Post # 1
I was on a friend’s wedding website today looking for a link to her registry and saw that she had made a few changes on her page. While glancing through, I found this listed on the RSVP page:
“BRING A BOTTLE OF WINE! Kegs of beer will be provided. But please bring a bottle of your favorite wine to share conversations and jokes with.”
I’m not the most formal bride by any means but I can’t imagine asking my guests to bring their own wine. Am I the only one who finds this tacky?
Post # 3
I think it’s a good idea. Not everyone has money to have the big wedding! That could be more used idea cos everyone can spend 10 dollars for wine and the couple can have the wedding of their dream even though they don’t have much money! So very nice idea, I would be happy to bring my own bottle.
Post # 4
If it’s a backyard or casual wedding I think it’s fine really. If it’s a formal affair then I think it’s inappropriate.
Post # 5
@futuremrsstraight: depends on the formality of the wedding. if it is a very casual, small event being hosted in someone’s backyard, barbecue-style, i think it’s okay – not ideal, but okay – but otherwise, yeah it’s pretty tacky.
Post # 6
I think it sounds fun! I would not be offended in the slightest if a friend chose to do this.
Post # 7
@TwoStatesBride: It’s a wedding at a private home about 3 hours away from where the bride and groom live. They are renting the residence for the day. Not sure how formal the wedding will be, not many details have been shared.
Post # 9
@futuremrsstraight: I personally wouldn’t do that, and the venue/catere we’ve selected wouldn’t allow it anyway, but I don’t think it’s the worst thing. I would take that and the fact that kegs will be at this wedding it’s a bit more casual and informal … think of it as a dinner party, I’d usually bring a bottle of wine to dinner. Sounds like it will be a fun party!
Post # 10
I would only find this acceptable if the couple made it clear that whatever wine you bring is your gift. So they should take their registry down, and say something like “bring your favorite wine in lieu of a gift.”
As the host or hostess, you are supposed to provide for your guests. Since this is an occasion where gift-giving is customary, the level of provisions you must make is higher. Asking your guests to bring their own wine is not gracious or hospitable when they are also expected to bring a gift too.
Post # 11
@futuremrsstraight: Eh. Yeah, if it’s at a home (even a home they rented for the day) I feel like that’s basically a “backyard wedding” and the request for wine is fine. It’s similar to having a large BBQ and having people BYOB.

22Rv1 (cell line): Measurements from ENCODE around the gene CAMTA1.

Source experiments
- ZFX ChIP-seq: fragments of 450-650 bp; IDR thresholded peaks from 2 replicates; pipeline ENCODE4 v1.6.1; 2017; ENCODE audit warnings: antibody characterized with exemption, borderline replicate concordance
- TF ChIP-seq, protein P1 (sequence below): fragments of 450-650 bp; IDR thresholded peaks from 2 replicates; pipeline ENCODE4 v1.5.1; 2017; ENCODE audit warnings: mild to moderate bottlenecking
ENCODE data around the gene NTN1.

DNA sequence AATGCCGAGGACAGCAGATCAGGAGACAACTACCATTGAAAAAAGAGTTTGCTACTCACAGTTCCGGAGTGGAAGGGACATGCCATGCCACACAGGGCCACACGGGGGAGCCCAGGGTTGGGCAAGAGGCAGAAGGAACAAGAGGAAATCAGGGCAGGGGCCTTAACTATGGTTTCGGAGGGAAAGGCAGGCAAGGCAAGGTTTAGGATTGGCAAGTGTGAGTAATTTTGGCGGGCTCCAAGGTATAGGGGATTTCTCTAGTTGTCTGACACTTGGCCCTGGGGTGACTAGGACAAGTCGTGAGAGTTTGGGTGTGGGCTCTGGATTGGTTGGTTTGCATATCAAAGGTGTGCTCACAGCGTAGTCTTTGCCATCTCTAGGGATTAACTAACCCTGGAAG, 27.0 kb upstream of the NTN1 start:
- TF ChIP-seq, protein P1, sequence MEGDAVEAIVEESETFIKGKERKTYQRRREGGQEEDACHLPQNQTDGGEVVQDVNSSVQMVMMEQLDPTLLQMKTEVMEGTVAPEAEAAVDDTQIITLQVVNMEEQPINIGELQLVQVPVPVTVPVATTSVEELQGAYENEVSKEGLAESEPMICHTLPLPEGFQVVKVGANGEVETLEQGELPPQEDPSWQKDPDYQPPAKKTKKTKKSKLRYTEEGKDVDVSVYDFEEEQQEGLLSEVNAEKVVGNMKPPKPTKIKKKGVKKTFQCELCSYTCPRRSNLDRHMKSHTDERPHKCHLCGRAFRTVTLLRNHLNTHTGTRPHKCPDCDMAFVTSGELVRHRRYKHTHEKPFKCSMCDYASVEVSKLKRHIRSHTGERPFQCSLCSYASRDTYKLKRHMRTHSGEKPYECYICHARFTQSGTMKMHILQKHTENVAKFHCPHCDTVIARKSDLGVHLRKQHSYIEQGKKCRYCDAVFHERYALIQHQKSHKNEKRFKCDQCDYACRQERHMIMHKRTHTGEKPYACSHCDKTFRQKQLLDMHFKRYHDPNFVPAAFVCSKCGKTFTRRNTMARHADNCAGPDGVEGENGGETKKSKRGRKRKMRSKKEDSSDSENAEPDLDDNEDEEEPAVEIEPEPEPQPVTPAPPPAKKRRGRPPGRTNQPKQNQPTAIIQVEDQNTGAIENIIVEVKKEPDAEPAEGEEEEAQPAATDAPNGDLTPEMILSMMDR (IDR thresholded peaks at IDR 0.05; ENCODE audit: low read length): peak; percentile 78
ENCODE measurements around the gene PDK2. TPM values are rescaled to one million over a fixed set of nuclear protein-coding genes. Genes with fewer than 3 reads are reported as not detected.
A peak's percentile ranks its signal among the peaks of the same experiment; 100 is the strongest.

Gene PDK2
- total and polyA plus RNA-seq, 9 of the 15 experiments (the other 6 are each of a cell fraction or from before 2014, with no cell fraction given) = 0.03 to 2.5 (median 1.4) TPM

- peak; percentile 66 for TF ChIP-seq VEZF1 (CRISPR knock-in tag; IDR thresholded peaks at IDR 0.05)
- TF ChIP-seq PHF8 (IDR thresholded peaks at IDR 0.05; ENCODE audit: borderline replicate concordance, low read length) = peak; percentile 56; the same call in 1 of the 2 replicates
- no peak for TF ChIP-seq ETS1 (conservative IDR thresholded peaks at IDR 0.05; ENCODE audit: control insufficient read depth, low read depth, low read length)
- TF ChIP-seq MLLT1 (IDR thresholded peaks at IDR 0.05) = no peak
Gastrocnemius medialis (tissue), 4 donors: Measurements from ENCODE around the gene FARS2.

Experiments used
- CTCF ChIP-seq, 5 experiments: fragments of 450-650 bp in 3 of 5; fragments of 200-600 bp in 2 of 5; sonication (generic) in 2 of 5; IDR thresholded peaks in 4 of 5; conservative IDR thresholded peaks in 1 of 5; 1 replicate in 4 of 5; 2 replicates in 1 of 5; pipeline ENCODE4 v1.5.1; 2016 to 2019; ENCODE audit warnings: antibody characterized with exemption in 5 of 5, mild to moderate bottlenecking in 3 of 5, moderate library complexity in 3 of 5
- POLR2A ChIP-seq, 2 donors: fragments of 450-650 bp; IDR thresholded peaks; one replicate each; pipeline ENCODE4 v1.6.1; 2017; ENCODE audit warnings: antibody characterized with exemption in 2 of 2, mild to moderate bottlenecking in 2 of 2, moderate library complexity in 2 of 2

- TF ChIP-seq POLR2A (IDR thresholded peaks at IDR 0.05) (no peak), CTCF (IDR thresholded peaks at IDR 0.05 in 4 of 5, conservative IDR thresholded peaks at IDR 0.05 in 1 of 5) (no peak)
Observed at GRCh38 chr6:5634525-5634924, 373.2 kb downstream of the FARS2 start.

Post # 12
The way it was worded, I don’t think it’s tacky at all. If she had said something like “BYOB” then that’s tacky for a wedding.
Post # 13
@futuremrsstraight: Yes, it’s tacky. Hosts are supposed to provide the food and beverages at an event, not ask their guests to foot the bill. If they can’t afford to have alcohol, then a dry wedding it is! I’d prefer a dry wedding to being asked to help fundraise.
Post # 14
I agree that it depends on the formality. It would be a great conversation starter, though! Guests can discuss the wines and taste different bottles. DH and I would love that because we are big wine drinkers.
Post # 15
@futuremrsstraight: I find it very casual, and very communal in keeping with the common practices of many tightly-knit small communities where everyone pitches in to contribute to whatever celebration is going on in the community. But nothing is wrong with casual, communal celebrations. I find them very nice. Informal social events can be quite as proper as are formal social events. And in this case I would probably bring two bottles of Freixenet: one to share over conversation and reminiscence, and one for the happy couple to tuck away in their wine cellar to think fondly of me while creating their own happy event, some time, for them to reminisce over in the years to come.
Now, if the hostess had sent out engraved invitations with formal wording, and was planning on wearing evening dress and rigging out her spouse in white tie, then I would find the combination in bad taste, because of the inconsistencies. And if she were to have a greeter at the door who took each guest’s bottle off his hands and moved them directly to the hosts’ wine-cellar so that they were not, in fact, contributions to the celebration but more like demanded tribute, I would feel used. But as stated? It very well might be just fine.
Post # 16
I think it sounds like fun! It’s always so hard to find good wines unless they’re recommended by other people (and then I generally forget unless they write it down for me!). As long as the wedding isn’t super formal, I don’t think its tacky at all.